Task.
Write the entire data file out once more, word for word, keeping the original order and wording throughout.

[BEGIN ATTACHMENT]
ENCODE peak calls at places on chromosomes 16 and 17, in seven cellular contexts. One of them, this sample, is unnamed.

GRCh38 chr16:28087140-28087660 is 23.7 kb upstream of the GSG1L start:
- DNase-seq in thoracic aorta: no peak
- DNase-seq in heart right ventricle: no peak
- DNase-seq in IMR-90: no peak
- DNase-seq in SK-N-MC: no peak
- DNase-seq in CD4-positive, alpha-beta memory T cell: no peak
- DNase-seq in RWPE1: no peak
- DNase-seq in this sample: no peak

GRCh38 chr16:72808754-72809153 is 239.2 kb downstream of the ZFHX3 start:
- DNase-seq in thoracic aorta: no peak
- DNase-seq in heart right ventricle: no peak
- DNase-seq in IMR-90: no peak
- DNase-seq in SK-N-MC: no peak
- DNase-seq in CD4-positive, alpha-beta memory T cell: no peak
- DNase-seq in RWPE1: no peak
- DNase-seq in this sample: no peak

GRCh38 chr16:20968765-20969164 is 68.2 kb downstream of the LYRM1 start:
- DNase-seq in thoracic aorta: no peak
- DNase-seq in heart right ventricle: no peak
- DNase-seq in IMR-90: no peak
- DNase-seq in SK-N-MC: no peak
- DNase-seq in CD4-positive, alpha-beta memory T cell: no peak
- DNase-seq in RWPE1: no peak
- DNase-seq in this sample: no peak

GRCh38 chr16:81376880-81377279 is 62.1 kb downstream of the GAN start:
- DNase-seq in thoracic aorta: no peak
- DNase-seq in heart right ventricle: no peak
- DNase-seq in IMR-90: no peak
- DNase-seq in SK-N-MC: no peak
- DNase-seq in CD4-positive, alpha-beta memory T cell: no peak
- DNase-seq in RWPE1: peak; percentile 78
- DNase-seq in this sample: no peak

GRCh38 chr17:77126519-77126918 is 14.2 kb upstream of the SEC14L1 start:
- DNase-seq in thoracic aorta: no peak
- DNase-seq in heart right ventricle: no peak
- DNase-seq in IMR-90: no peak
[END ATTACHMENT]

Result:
ENCODE peak calls at places on chromosomes 16 and 17, in seven cellular contexts. One of them, this sample, is unnamed.

GRCh38 chr16:28087140-28087660 is 23.7 kb upstream of the GSG1L start:
- DNase-seq in thoracic aorta: no peak
- DNase-seq in heart right ventricle: no peak
- DNase-seq in IMR-90: no peak
- DNase-seq in SK-N-MC: no peak
- DNase-seq in CD4-positive, alpha-beta memory T cell: no peak
- DNase-seq in RWPE1: no peak
- DNase-seq in this sample: no peak

GRCh38 chr16:72808754-72809153 is 239.2 kb downstream of the ZFHX3 start:
- DNase-seq in thoracic aorta: no peak
- DNase-seq in heart right ventricle: no peak
- DNase-seq in IMR-90: no peak
- DNase-seq in SK-N-MC: no peak
- DNase-seq in CD4-positive, alpha-beta memory T cell: no peak
- DNase-seq in RWPE1: no peak
- DNase-seq in this sample: no peak

GRCh38 chr16:20968765-20969164 is 68.2 kb downstream of the LYRM1 start:
- DNase-seq in thoracic aorta: no peak
- DNase-seq in heart right ventricle: no peak
- DNase-seq in IMR-90: no peak
- DNase-seq in SK-N-MC: no peak
- DNase-seq in CD4-positive, alpha-beta memory T cell: no peak
- DNase-seq in RWPE1: no peak
- DNase-seq in this sample: no peak

GRCh38 chr16:81376880-81377279 is 62.1 kb downstream of the GAN start:
- DNase-seq in thoracic aorta: no peak
- DNase-seq in heart right ventricle: no peak
- DNase-seq in IMR-90: no peak
- DNase-seq in SK-N-MC: no peak
- DNase-seq in CD4-positive, alpha-beta memory T cell: no peak
- DNase-seq in RWPE1: peak; percentile 78
- DNase-seq in this sample: no peak

GRCh38 chr17:77126519-77126918 is 14.2 kb upstream of the SEC14L1 start:
- DNase-seq in thoracic aorta: no peak
- DNase-seq in heart right ventricle: no peak
- DNase-seq in IMR-90: no peak